Although the new 2008 Subaru WRX sees modest improvements in engine responsiveness, several reviewers criticize the WRX for being too softly sprung and lacking the steering feedback that makes such a performance car especially fun to drive.
The 224-horsepower, 2.5-liter horizontally opposed "flat" four-cylinder engine in the 2008 Subaru WRX gives the small sedan or hatch plenty of satisfying power, whether with the five-speed manual or four-speed automatic. However, it’s best enjoyed with the manual.
“The WRX is basically the middle between the regular Impreza and the WRX STI, the latter of which is an uncompromising fire-breather that’s modeled after Subaru's championship rally car,” says Cars.com.
“A new intake manifold and turbocharger and a lighter, more efficient intercooler result in a significant change in how the boxer’s thrust is delivered,” reports Automobile, regarding the WRX’s turbocharged, horizontally opposed four-cylinder. Autoblog notices the effect of the improvements, which bring peak torque 400 rpm lower than before and reduce lag. “As soon as you tickle the right pedal and ease out the clutch, the WRX leaps off the line. Driving around in any gear, as long as you’re not lugging the engine, the WRX just feels much stronger and more responsive.”
The 2008 Subaru WRX STI has an edgier, high-performance demeanor, thanks to the high-boost, 305-horsepower version of the 2.5-liter. It’s only offered with the six-speed manual, and a number of suspension and chassis improvements give it extremely capable handling and good vehicle dynamics for driving on racetracks or curvy mountain roads; yet the STI, surprisingly, is refined enough for daily driving.
The Autoblog reviewer continues to explain that the more powerful STI lacks the WRX’s drivability. “The STI engine reaches its maximum of 290 lb-ft at a much higher 4000 rpm. Of course, at some point the STI will run away and hide from the WRX, just not in regular driving.” Extracting the power, he notes, “requires revving the engine in a manner likely to attract unwanted attention from ticket writers.”
“Acceleration is good below 2500 rpm,” CNET remarks of the WRX, “but above that it becomes incredible as the turbo spins up and the car gets its peak 224 horsepower.”
Each of the three transmissions offered on the WRX and STI line garner more complaints than compliments from reviewers. Cars.com, also making note of the four-speed automatic, where most vehicles now have more gears, contends that the WRX’s five-speed manual has ratios that are too far apart. Edmunds, meanwhile, opines that the six-speed manual in the STI has “rather short gearing and doesn’t change gears quickly,” which negatively affects acceleration tests.
Most reviewers comment on the WRX’s steering—or rather, its lack of steering feel. “The WRX’s weakest handling attribute is its steering,” claims Cars.com, “which is low on steering feedback and doesn’t snap back to center when coming out of a turn — without help, that is.”
“A new control-arm rear suspension replaces the strut-type setup, and while it offers both greater composure and wheel control, it also feels a little too softly sprung for its task,” states Automobile. “The car is tuned to deliver mild understeer at the limit, and although the steering rack offers decent feedback, it’s also slightly overboosted, artificial, and prone to kickback.”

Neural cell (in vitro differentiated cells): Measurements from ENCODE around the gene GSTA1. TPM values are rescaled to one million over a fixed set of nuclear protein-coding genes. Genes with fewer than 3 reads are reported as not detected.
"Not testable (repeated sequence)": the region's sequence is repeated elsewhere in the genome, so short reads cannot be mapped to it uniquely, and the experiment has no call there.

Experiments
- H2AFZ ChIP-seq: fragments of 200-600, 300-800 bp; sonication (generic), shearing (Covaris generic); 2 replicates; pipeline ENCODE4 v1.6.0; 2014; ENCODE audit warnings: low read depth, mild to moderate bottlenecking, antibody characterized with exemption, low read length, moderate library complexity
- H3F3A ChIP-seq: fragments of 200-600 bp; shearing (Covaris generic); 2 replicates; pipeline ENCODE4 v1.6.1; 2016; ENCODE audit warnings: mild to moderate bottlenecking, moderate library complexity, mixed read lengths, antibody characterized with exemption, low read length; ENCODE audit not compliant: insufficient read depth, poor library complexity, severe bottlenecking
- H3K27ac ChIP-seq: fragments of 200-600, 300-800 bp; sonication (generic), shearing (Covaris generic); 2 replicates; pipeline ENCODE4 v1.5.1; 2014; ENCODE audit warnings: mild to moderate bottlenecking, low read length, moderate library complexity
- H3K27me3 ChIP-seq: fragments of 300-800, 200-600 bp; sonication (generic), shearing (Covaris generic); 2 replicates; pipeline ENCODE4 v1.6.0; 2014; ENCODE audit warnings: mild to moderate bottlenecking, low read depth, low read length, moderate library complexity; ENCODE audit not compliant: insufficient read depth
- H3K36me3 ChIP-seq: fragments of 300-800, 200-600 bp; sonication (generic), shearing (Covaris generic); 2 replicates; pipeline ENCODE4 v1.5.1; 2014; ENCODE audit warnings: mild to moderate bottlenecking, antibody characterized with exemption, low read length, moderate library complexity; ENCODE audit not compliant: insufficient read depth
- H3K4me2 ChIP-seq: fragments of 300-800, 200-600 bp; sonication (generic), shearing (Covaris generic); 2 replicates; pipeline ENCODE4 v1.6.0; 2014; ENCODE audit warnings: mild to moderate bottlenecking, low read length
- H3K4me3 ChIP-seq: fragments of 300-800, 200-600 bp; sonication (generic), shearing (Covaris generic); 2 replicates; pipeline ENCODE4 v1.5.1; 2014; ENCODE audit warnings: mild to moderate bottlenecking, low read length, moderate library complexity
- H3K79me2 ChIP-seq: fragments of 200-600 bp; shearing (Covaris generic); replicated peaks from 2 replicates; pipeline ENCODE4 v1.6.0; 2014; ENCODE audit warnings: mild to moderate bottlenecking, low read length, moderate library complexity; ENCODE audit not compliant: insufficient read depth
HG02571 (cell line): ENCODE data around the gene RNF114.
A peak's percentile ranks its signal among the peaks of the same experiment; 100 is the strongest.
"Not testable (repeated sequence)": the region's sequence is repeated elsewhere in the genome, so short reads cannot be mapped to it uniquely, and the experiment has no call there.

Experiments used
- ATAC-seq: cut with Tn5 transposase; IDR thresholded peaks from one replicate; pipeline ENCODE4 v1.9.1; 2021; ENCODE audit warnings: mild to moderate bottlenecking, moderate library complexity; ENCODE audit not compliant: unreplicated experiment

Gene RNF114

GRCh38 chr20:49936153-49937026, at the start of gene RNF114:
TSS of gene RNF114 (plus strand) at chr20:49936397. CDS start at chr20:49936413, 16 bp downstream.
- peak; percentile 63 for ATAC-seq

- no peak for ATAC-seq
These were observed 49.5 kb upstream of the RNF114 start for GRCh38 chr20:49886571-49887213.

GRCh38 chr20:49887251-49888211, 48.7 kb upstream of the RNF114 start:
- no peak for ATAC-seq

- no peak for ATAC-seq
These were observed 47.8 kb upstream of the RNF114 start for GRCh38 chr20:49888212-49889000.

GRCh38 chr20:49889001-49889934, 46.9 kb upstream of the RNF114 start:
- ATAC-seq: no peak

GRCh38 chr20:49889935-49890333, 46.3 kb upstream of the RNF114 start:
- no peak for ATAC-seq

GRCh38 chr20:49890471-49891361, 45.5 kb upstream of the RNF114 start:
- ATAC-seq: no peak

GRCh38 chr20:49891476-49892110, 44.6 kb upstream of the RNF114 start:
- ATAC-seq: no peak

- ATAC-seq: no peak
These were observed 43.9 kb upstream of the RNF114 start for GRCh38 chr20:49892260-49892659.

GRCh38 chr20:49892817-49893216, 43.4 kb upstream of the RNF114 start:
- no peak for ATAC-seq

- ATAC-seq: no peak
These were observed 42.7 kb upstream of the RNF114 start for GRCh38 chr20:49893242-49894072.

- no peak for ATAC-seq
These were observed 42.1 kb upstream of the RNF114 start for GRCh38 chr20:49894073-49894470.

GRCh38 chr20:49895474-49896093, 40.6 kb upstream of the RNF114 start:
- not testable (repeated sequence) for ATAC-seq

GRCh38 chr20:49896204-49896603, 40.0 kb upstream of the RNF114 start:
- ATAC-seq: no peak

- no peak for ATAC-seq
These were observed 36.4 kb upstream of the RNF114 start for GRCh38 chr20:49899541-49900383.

“Push a bit harder and the conversion of the Impreza’s rear suspension from struts to a double-wishbone layout instantly makes sense” for the STI, advises the Edmunds reviewer, who explains that its greater suspension compliance actually enhances stability and grip. “Even at sub-puking cornering speeds on our drive through the mountains with the family aboard, the positive effects of the new STI’s longer wheelbase and wider track are readily felt as excellent steering precision, a lack of pitch and improved driver confidence — not to mention no carsick companions.”
Bringing all the power to the pavement (or lack of it) is a sophisticated all-wheel-drive system, aided in the STI by a sophisticated array of rally-bred components aimed to give the driver more control in a varied range of surfaces and conditions. “The STI driver can let computers run the subsystems or he can take full control,” notes Car and Driver. “Subaru supplies dials and buttons to vary the stability-control intervention, throttle response, and center differential, each requiring thorough perusal of the owner’s manual to fully understand.”
“Multiply out the STI’s pushbutton dingleberries, and there are 81 possible combinations. Only a tush as highly calibrated as Subaru rally-team driver Petter Solberg’s could tell them all apart,” attests Car and Driver. Edmunds dispenses similar advice: “But honestly, there might be more settings here than you could possibly use, and engaging the manual diff on the pavement could break stuff—really expensive stuff.”
In time spent driving both the WRX and the high-performance STI, TheCarConnection.com’s editors find the new models to be slightly less satisfying, all out, on the track as the former versions. But in nearly all other types of real-world driving, the STI in particular makes tremendous gains in drivability and livability.
“This is both a blessing and a curse: you cover ground faster than you would in the old car but with less effort and involvement,” remarks Automobile.